25. 25. Social Factors Influencing the Buying Process Culture
  26. 26. Criteria for Evaluating Market Segments Actionability Identifiability Accessibility Size
  27. 27. Approaches for Segmenting Markets Geographic Segmentation Demographic Segmentation Geodemographic Segmentation Lifestyle Segmentation Buying Situation Segmentation Benefit Segmentation
  28. 28. Geographic Segmentation
  29. 29. Geographic SegmentationSegmentation Descriptor Example of CategoriesContinents Asia, North America, Europe And South AfricaRegions Southeast Asia, Caribbean, Eastern EuropeClimate Cold, Warm, TropicalCities Florida, London, Manila, Tokyo, Singapore, BangkokPopulation density Rural, Sub-Urban, Urban
  30. 30. Demographic Segmentation
  31. 31. Demographic SegmentationSegmentation Descriptor Example of CategoriesAge U6, 6-12, 13-19, 20-29, 30-49, 50-66, over 65Gender Male, FemaleFamily Life Cycle Single, Married with no children, married with youngest child over 6, widowedFamily Income Less than P10,000, P10,000 to P19, 999, P20,000 to P29,999 and 30,000 aboveOccupation Professional, Clerical, sales, retired, studentEducation Elementary graduate, High school graduate, College graduate, VocationalRace Caucasian, African American, AsianNationality American, Japanese, British, German, Italian, Filipino, Italian, Chinese
  32. 32. Geodemographic SegmentationUses both geographic and demographic characteristics to classify consumers.
  33. 33. Lifestyle SegmentationActivities hobbies, vacation, shopping, sportsInterests fashion, recreation, food, mediaOpinions social/political issues, productsLifestyles urban mobile, cosmopolitan, couch potato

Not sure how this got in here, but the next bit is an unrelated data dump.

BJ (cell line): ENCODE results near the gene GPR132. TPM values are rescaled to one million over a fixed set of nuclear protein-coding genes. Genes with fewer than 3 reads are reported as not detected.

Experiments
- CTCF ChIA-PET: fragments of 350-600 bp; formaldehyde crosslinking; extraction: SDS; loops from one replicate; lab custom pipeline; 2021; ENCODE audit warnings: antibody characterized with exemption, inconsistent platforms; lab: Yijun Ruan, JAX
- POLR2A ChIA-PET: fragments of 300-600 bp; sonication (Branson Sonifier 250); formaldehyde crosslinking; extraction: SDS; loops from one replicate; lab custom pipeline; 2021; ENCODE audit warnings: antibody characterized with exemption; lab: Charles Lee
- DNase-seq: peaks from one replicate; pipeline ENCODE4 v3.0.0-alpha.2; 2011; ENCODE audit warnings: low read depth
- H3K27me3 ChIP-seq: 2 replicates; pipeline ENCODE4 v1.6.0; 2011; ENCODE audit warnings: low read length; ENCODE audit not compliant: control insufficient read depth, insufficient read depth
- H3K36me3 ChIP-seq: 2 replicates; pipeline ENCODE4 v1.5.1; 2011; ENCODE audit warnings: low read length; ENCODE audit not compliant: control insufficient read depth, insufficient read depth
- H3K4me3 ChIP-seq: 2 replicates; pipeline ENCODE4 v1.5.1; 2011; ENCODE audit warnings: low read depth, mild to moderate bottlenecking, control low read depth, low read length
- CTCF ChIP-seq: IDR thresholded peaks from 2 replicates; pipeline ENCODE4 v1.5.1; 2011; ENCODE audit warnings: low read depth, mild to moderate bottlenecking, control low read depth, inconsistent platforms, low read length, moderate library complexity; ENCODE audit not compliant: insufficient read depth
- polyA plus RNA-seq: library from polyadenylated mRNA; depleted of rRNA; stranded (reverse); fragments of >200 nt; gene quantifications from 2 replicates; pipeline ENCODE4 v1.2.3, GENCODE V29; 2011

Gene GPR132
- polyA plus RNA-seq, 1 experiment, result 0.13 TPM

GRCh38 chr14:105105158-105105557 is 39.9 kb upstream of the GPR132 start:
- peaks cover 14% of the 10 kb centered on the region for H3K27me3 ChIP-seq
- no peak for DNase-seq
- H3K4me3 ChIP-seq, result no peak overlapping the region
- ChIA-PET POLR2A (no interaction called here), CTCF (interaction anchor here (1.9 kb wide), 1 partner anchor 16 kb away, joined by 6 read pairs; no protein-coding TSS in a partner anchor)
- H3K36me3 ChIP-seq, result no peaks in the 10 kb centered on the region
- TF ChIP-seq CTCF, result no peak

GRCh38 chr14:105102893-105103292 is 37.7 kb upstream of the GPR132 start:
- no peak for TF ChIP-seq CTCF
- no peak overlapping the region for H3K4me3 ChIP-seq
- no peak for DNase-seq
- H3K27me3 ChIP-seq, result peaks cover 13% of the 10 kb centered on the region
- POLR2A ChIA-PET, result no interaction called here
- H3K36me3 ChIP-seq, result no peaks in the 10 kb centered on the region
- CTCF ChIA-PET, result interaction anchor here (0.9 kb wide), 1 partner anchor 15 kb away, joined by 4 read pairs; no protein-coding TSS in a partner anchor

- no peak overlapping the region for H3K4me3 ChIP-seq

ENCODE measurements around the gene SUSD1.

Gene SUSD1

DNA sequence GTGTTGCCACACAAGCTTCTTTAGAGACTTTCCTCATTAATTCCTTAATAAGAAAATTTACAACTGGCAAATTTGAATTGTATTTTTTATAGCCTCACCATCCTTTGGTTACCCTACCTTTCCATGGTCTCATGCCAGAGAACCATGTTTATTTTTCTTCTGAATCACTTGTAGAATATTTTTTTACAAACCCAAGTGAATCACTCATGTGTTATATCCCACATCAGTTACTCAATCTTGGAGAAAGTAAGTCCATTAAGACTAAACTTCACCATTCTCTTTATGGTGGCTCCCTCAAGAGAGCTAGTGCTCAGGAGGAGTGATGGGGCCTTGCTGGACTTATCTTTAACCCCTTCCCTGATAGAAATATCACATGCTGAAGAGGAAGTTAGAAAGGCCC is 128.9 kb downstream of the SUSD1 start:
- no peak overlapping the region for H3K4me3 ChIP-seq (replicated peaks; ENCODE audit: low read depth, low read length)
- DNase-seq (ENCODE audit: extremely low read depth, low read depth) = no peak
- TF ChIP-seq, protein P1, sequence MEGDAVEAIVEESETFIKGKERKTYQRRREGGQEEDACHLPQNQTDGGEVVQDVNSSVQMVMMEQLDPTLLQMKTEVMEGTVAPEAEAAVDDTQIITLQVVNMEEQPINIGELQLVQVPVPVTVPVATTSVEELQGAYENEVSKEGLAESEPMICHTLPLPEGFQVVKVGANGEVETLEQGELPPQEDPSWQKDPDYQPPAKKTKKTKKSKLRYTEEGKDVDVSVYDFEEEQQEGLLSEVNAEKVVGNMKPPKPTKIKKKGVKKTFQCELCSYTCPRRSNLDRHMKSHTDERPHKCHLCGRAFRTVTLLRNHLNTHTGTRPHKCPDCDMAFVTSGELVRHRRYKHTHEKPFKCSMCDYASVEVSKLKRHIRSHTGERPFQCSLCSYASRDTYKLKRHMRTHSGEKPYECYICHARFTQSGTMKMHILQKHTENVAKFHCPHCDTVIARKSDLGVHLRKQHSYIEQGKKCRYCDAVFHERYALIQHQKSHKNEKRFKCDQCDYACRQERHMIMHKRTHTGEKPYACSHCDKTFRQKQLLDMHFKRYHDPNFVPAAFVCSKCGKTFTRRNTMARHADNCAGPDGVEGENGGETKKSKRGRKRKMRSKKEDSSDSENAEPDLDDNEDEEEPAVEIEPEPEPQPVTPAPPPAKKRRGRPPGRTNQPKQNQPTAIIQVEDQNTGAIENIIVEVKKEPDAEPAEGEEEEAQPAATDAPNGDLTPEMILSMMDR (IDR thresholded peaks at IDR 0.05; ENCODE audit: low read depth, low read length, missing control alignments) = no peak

34. 34. Buying Situation SegmentationThe buying behavior of customers with the same demographics or lifestyle can differ depending on their buying situation.
  35. 35. Benefit SegmentationAnother approach for defining a target segment is to group customers seeking similar benefits.
  36. 36. Summary The Buying Process Need Recognition Types of Needs Some Hedonic Needs The Types of Buying Decisions Social Factors Influencing the Buying Process Criteria for Evaluating Market Segments Approaches for Segmenting Markets
  37. 37. Cont. To satisfy customer needs, retailers mustthoroughly understand how customers makestore choice and purchase decisions and thefactors they consider when deciding.The importance of the stages depends on thenature of the customer’s decision. Whendecisions are important and risky, the buyingprocess is longer because customers spend moretime and effort on information search andevaluating alternatives. When buying decisionsare less important to customers, they spend littletime in the buying process, and their buyingbehavior may become habitual.
  38. 38. Cont. The buying process of consumers is influencedby their personal beliefs, attitudes, and values andby their social environmental. The primary socialinfluences are provided by the consumers’ families,reference groups, and culture. To develop cost effective retail programs,retailers group customers into segments. Someapproaches for segmenting markets are based ongeography, demographics, geodemographics,lifestyles, usage situations, and benefits sought.Because each approach has its advantages anddisadvantages, retailers typically define their targetsegment by several characteristics.
  39. 39. The End Reported by: Nikki Joy IwanMiriam Ruth San Jose Catherine Briones